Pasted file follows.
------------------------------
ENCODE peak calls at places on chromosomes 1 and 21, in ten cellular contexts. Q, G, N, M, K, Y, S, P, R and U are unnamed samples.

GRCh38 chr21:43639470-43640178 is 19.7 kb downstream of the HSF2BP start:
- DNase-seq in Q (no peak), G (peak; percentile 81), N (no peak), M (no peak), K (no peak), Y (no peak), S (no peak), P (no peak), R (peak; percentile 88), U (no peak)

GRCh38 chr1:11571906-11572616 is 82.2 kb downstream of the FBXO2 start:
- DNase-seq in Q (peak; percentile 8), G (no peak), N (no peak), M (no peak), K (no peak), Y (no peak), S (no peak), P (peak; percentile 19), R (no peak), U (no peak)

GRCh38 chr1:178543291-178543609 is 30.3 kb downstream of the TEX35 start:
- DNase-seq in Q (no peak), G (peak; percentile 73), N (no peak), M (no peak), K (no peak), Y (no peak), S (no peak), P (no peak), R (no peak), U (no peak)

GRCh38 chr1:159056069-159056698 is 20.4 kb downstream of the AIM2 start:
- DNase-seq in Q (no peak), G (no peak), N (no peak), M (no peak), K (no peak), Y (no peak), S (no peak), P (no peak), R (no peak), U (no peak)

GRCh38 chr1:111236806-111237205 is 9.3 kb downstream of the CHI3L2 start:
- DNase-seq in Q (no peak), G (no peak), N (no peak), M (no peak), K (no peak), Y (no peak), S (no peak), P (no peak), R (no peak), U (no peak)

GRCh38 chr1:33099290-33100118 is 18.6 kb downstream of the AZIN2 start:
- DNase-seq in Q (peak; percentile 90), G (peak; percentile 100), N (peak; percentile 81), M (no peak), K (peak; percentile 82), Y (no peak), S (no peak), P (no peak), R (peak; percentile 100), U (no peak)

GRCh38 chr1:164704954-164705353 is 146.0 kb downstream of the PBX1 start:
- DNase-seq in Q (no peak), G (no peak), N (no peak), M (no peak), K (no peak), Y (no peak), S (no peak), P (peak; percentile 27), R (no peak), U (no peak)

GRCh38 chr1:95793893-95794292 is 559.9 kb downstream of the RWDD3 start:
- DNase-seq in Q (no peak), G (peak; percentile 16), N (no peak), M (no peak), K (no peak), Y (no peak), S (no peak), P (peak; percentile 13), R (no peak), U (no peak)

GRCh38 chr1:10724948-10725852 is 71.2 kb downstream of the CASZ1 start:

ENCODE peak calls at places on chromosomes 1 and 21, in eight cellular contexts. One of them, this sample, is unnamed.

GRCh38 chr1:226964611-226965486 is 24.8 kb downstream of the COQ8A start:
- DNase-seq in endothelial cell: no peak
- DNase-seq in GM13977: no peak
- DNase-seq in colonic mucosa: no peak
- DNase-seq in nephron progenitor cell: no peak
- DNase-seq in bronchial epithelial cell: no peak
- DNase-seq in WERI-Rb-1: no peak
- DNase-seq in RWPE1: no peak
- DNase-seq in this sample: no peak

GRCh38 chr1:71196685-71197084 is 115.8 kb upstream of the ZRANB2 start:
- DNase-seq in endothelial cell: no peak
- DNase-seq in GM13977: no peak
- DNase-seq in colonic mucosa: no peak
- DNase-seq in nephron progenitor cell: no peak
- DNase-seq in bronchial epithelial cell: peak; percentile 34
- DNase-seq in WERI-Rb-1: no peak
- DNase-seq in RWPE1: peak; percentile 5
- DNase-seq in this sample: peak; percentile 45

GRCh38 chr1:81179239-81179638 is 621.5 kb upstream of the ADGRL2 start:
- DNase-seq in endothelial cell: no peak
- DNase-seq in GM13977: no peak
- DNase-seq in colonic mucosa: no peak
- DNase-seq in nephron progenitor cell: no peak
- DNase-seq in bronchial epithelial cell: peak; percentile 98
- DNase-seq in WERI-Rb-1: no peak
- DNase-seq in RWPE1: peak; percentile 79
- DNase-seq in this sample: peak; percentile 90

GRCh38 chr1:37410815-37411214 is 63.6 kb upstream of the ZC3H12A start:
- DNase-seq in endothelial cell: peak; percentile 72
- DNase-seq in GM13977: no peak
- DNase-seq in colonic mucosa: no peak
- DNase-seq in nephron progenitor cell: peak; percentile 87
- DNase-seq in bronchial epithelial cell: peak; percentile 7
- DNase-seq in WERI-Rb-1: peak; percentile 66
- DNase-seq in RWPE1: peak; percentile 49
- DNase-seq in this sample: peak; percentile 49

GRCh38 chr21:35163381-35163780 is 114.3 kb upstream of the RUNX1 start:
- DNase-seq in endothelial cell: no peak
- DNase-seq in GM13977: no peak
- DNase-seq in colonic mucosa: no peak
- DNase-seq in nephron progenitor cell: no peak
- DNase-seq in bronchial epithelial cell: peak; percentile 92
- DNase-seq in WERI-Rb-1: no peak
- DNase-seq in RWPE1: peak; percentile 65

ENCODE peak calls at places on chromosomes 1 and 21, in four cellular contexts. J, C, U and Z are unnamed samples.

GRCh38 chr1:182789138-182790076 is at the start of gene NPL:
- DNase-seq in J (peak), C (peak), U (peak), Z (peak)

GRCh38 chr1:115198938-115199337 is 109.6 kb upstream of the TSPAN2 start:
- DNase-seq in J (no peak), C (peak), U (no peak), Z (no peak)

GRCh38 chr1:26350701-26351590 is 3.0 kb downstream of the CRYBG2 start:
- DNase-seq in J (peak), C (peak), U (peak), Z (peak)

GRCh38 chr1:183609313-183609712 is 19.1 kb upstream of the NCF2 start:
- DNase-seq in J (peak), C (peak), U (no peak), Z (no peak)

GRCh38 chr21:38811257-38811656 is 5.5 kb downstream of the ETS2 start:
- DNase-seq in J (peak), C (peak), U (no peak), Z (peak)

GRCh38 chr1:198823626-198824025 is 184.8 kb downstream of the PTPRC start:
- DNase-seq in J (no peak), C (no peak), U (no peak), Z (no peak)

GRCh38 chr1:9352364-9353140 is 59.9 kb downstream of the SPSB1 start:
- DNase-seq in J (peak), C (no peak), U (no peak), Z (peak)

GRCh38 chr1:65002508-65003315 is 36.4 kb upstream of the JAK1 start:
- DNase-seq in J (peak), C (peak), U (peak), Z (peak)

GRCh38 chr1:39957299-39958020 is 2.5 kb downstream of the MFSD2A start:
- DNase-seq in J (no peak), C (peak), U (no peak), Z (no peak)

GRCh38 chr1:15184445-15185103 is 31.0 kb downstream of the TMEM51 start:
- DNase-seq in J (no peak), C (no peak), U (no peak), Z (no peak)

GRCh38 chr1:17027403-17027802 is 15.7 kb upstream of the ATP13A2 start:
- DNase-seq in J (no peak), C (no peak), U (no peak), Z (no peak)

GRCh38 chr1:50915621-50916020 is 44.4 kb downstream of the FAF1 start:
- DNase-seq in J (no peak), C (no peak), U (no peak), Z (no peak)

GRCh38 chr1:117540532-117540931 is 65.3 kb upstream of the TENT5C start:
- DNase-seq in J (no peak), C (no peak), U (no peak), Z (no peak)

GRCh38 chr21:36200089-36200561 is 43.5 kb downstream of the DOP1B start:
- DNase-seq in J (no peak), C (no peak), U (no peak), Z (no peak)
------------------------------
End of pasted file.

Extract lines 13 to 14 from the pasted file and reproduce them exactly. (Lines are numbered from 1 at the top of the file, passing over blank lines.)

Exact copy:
- DNase-seq in Q (peak; percentile 90), G (peak; percentile 100), N (peak; percentile 81), M (no peak), K (peak; percentile 82), Y (no peak), S (no peak), P (no peak), R (peak; percentile 100), U (no peak)

GRCh38 chr1:164704954-164705353 is 146.0 kb downstream of the PBX1 start: